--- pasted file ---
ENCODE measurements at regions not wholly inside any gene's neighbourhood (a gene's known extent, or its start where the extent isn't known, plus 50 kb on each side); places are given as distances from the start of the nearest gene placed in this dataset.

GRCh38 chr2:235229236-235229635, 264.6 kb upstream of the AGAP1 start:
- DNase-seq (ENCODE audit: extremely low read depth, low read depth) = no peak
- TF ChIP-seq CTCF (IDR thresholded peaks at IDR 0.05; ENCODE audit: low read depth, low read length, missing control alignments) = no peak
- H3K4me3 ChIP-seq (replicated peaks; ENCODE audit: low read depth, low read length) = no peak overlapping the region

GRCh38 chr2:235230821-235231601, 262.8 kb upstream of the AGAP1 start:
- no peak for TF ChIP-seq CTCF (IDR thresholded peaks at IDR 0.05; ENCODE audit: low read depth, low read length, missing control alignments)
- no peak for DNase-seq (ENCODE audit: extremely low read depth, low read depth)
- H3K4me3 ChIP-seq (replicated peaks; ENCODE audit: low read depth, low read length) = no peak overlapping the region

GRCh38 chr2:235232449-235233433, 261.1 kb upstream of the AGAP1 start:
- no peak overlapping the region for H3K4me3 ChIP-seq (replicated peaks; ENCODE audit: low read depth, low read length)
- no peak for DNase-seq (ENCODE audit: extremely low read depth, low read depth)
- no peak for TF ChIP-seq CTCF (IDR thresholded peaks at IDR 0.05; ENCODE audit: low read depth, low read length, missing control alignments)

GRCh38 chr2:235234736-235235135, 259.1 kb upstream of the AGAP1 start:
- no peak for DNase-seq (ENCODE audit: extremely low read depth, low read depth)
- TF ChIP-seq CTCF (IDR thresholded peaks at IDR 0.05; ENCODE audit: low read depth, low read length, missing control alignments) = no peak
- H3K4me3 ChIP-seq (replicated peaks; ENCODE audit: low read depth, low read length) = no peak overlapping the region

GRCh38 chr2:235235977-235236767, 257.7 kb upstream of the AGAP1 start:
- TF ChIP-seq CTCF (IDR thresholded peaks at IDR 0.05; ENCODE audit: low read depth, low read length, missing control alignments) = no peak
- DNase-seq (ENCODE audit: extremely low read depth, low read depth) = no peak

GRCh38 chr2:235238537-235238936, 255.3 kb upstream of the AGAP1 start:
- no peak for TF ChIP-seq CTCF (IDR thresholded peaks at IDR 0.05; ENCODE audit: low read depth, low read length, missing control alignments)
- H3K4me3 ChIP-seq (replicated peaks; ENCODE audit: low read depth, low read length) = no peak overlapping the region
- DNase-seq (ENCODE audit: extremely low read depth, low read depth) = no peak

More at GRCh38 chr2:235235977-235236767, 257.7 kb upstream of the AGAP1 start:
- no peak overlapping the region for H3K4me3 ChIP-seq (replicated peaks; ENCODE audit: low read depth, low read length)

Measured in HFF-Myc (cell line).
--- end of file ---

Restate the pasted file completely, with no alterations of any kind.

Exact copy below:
ENCODE measurements at regions not wholly inside any gene's neighbourhood (a gene's known extent, or its start where the extent isn't known, plus 50 kb on each side); places are given as distances from the start of the nearest gene placed in this dataset.

GRCh38 chr2:235229236-235229635, 264.6 kb upstream of the AGAP1 start:
- DNase-seq (ENCODE audit: extremely low read depth, low read depth) = no peak
- TF ChIP-seq CTCF (IDR thresholded peaks at IDR 0.05; ENCODE audit: low read depth, low read length, missing control alignments) = no peak
- H3K4me3 ChIP-seq (replicated peaks; ENCODE audit: low read depth, low read length) = no peak overlapping the region

GRCh38 chr2:235230821-235231601, 262.8 kb upstream of the AGAP1 start:
- no peak for TF ChIP-seq CTCF (IDR thresholded peaks at IDR 0.05; ENCODE audit: low read depth, low read length, missing control alignments)
- no peak for DNase-seq (ENCODE audit: extremely low read depth, low read depth)
- H3K4me3 ChIP-seq (replicated peaks; ENCODE audit: low read depth, low read length) = no peak overlapping the region

GRCh38 chr2:235232449-235233433, 261.1 kb upstream of the AGAP1 start:
- no peak overlapping the region for H3K4me3 ChIP-seq (replicated peaks; ENCODE audit: low read depth, low read length)
- no peak for DNase-seq (ENCODE audit: extremely low read depth, low read depth)
- no peak for TF ChIP-seq CTCF (IDR thresholded peaks at IDR 0.05; ENCODE audit: low read depth, low read length, missing control alignments)

GRCh38 chr2:235234736-235235135, 259.1 kb upstream of the AGAP1 start:
- no peak for DNase-seq (ENCODE audit: extremely low read depth, low read depth)
- TF ChIP-seq CTCF (IDR thresholded peaks at IDR 0.05; ENCODE audit: low read depth, low read length, missing control alignments) = no peak
- H3K4me3 ChIP-seq (replicated peaks; ENCODE audit: low read depth, low read length) = no peak overlapping the region

GRCh38 chr2:235235977-235236767, 257.7 kb upstream of the AGAP1 start:
- TF ChIP-seq CTCF (IDR thresholded peaks at IDR 0.05; ENCODE audit: low read depth, low read length, missing control alignments) = no peak
- DNase-seq (ENCODE audit: extremely low read depth, low read depth) = no peak

GRCh38 chr2:235238537-235238936, 255.3 kb upstream of the AGAP1 start:
- no peak for TF ChIP-seq CTCF (IDR thresholded peaks at IDR 0.05; ENCODE audit: low read depth, low read length, missing control alignments)
- H3K4me3 ChIP-seq (replicated peaks; ENCODE audit: low read depth, low read length) = no peak overlapping the region
- DNase-seq (ENCODE audit: extremely low read depth, low read depth) = no peak

More at GRCh38 chr2:235235977-235236767, 257.7 kb upstream of the AGAP1 start:
- no peak overlapping the region for H3K4me3 ChIP-seq (replicated peaks; ENCODE audit: low read depth, low read length)

Measured in HFF-Myc (cell line).